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LIFE+ Elm (2014-19): Restoration of Iberian elms (Ulmus minor and U. laevis) in the Tagus River basin.
(LIFE 13 BIO/ES/00556)

Elm groves are included as subtype 2.3 in the habitat 92A0 of Directive 92/43/EEC relative to the conservation of natural habitats and of wild fauna and flora. They suffer a deep degradation caused by different alterations of their habitat and the introduction of Dutch elm disease (DED). The project aims to apply the knowledge and genetic resources generated during the 29 years of the Spanish Elm Conservation and Breeding Program (SECBP) and its participation in the project EU RESGEN 78 “Conservation of Genetic Resources of European Elms” to restore the ecological role and functions played by elm groves in the past.

The SECBP has been led and developed by the Technical University of Madrid (UPM) and the Spanish Ministry of Agriculture, Food and Environment (MAGRAMA). Two of the main milestones of the SECBP have been obtaining seven elm clones resitant to DED and discovering that Ulmus laevis is native to the Iberian Peninsula.


This Life+ Project is led and coordinated by the School of Forest Engineering (Technical University of Madrid). Other institutions that participate and support this project are the Dirección General de Desarrollo Rural y Política Forestal and the Confederación Hidrográfica del Tajo, both belonging to the Ministerio de Agricultura, Alimentación y Medio Ambiente, and the city councils of San Sebastián de los Reyes and Aranjuez, both located in Madrid province.


  • Total budget: 1,348,799 €
  • European Union funding: 49%
  • UPM funding: 37%
  • Ayuntamiento de Aranjuez funding: 5%
  • Ayuntamiento de San Sebastián de los Reyes funding: 4%
  • Dirección General de Desarrollo Rural y Política Forestal (MAGRAMA) funding: 4%
  • Confederación Hidrográfica del Tajo funding: 1%


The main objectives of this project are two: (1) Reintroducing Iberian elms in riparian habitats of EU importance (SCI and SPA) belonging to the Tajo River basin. Seven clones of resistant Ulmus minor trees to DED, obtained by the Spanish Elm Breeding Program, will be planted. European white elm saplings (U. laevis) from two relict populations of the same watershed will be also planted. Species selection for each area of activity will take into account soil preference of these elms; U. minor will be planted in calcareous areas and U. laevis in siliceous terrains. (2) Integrating the conservation of Iberian elms and their biodiversity in the Forest Management Plans and in the Nature Protection Legislation.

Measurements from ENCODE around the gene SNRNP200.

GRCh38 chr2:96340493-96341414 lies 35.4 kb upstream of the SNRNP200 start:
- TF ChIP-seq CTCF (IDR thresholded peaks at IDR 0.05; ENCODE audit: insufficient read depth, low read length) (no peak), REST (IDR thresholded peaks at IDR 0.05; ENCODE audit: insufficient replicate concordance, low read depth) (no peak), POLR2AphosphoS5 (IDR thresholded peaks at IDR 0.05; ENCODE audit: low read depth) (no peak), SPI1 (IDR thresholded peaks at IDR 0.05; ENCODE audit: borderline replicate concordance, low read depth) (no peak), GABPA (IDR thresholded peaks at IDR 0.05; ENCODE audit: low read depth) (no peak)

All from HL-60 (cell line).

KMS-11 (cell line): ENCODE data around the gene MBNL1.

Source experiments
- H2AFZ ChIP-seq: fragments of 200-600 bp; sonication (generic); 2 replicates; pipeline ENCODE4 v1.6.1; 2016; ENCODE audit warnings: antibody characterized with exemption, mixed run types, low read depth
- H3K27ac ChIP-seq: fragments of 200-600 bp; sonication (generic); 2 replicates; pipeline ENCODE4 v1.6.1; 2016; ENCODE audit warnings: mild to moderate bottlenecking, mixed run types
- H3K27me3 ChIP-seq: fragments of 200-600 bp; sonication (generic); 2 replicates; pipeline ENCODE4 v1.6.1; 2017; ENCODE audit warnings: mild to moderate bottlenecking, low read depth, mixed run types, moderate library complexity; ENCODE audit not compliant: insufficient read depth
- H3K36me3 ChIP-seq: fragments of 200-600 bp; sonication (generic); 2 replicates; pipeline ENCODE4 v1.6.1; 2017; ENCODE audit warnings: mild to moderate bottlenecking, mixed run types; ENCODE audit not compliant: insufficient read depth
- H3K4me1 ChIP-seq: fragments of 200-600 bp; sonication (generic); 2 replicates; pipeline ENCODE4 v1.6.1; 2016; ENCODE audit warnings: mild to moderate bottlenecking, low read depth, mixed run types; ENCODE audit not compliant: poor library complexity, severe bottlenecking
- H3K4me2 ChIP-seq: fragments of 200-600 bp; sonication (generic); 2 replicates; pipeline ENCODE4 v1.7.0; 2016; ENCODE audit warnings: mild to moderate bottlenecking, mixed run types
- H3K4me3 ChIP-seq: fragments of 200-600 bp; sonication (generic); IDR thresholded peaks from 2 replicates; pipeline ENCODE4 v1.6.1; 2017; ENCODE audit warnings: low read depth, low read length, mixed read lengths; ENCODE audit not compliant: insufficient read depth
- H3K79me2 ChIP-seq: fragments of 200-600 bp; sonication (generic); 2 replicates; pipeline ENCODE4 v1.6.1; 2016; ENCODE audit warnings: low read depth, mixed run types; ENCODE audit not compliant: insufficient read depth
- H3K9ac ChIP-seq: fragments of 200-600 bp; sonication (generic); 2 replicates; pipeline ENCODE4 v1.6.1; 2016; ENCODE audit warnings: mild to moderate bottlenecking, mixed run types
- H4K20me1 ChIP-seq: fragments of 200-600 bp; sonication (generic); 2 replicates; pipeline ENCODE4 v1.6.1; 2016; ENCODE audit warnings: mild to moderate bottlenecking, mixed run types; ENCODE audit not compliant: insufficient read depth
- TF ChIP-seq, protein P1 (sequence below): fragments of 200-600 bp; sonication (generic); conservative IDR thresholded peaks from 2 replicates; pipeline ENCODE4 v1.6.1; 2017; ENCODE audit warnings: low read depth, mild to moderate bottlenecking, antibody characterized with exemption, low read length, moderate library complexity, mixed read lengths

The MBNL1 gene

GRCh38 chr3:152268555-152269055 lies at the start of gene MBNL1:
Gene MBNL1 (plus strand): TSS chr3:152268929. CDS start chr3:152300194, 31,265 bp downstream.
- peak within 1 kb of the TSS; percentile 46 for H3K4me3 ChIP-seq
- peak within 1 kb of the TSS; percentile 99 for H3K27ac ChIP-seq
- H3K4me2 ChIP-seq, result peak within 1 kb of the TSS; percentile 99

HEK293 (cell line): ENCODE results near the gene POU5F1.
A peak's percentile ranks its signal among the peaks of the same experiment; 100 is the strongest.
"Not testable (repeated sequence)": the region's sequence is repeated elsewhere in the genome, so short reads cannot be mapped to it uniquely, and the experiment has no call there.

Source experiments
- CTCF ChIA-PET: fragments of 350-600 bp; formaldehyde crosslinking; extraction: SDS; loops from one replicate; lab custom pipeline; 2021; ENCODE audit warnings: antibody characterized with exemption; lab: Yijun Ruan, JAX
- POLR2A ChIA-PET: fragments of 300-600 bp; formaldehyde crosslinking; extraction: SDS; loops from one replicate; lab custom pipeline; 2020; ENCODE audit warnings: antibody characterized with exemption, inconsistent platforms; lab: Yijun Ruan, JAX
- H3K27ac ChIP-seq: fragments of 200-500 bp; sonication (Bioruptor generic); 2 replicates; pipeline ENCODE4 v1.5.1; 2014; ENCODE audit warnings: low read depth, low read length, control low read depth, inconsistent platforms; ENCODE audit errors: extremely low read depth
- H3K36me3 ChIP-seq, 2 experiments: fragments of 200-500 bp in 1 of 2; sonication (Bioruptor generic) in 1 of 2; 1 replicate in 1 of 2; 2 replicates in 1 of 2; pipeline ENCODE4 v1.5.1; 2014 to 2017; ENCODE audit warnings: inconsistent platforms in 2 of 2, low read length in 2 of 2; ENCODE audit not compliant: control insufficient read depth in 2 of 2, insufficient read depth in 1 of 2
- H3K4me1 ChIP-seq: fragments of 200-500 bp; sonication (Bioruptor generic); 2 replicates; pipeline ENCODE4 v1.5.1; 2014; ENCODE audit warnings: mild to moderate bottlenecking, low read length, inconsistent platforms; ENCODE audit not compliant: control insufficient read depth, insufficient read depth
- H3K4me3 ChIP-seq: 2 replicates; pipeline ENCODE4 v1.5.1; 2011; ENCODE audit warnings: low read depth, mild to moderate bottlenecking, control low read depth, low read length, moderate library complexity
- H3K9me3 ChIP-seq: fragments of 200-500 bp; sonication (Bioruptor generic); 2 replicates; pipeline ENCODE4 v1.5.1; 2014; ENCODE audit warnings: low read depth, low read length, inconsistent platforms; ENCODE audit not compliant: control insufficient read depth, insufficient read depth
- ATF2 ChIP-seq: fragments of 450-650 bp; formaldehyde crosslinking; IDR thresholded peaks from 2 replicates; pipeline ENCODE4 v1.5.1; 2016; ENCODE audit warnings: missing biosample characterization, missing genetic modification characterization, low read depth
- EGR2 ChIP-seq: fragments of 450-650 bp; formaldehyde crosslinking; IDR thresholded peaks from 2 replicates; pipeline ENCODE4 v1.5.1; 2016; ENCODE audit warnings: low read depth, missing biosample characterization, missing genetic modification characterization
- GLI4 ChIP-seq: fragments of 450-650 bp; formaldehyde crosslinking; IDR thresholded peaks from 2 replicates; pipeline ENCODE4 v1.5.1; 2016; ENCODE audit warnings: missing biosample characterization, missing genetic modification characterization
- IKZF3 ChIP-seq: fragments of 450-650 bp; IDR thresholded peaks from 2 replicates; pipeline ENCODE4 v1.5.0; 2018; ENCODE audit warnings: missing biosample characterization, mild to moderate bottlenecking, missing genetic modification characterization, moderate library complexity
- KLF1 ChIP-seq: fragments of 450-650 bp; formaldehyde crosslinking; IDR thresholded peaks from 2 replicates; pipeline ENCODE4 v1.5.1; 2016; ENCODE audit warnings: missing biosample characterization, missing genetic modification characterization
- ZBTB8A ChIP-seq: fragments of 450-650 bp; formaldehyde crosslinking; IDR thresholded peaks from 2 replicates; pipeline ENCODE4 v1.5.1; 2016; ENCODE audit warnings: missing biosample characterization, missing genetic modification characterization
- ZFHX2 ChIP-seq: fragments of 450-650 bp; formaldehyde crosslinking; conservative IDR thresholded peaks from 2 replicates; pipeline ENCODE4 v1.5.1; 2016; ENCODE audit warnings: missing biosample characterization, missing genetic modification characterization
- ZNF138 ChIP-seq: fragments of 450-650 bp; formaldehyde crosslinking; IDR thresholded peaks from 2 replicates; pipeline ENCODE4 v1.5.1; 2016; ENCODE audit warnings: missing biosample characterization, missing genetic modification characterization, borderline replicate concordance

To accomplish these general objectives, three specific objectives are planned, including innovative aspects in the field of plant production and breeding of elm genotypes resistant to DED:

– Developing in vitro propagation techniques of seven U. minor clones resistant to DED, allowing the use of these clones as forest reproductive material.

– Achieving stable and representative communities of the elm grove habitat in natural areas for evaluating and controlling the environmental adaptation of the clones and seedlings planted.

– Transferring the results of the project to society through publications, a website and social media. We also intend to recover the use of elms as an ornamental shade tree in urban landscaping.

Expected results

The present project aims to return the field elm to an important role in the Spanish forest landscape through its reintroduction in riparian habitats, and to preserve and expand the genetic resources of European white elm in the Iberian Peninsula, where only some relict populations still survive. It is also an objective to continue with elm breeding against DED, in order to increase the genetic diversity of the species. To achieve these goals, we expect the following outcomes:

  • Restoration of the Iberian elms in 290 ha of riparian lands of the Tajo River basin. Around 9,000 native U. minor trees will be planted on calcareous soils, representing seven clones catalogued by the Spanish Environmental Administration because of their resistance to DED, along with 7,000 seedlings of U. laevis from two relict populations of the Tajo River basin, on siliceous soils.
  • A wide genetic variability is required among the resistant elm genotypes, therefore this project intends to further the search of large healthy elms all over Spain. To accomplish this, the information relative to live large elms that citizens can provide through the website of the project will be essential.
  • The elaboration of a comprehensive action handbook for integrating the Iberian elms in Forest Management Plans and in the Nature Conservation Legislation. This handbook will be a tool where managers and foresters can easily access all the information relative to elm propagation and restoration.
  • Achieve a good ecological functioning of the restored communities, and obtaining various socio-economic benefits in the action areas.
  • Awareness by the society of the importance of elm recovery as a key element of our natural and cultural heritage.
  • The construction of the website which will allow public engagement with Life+ Elms project. This website will provide all the information relative to the project and its progress. The website, together with the Facebook and Twitter accounts, will be key elements of the project as it enables citizens to learn about elm conservation and restoration.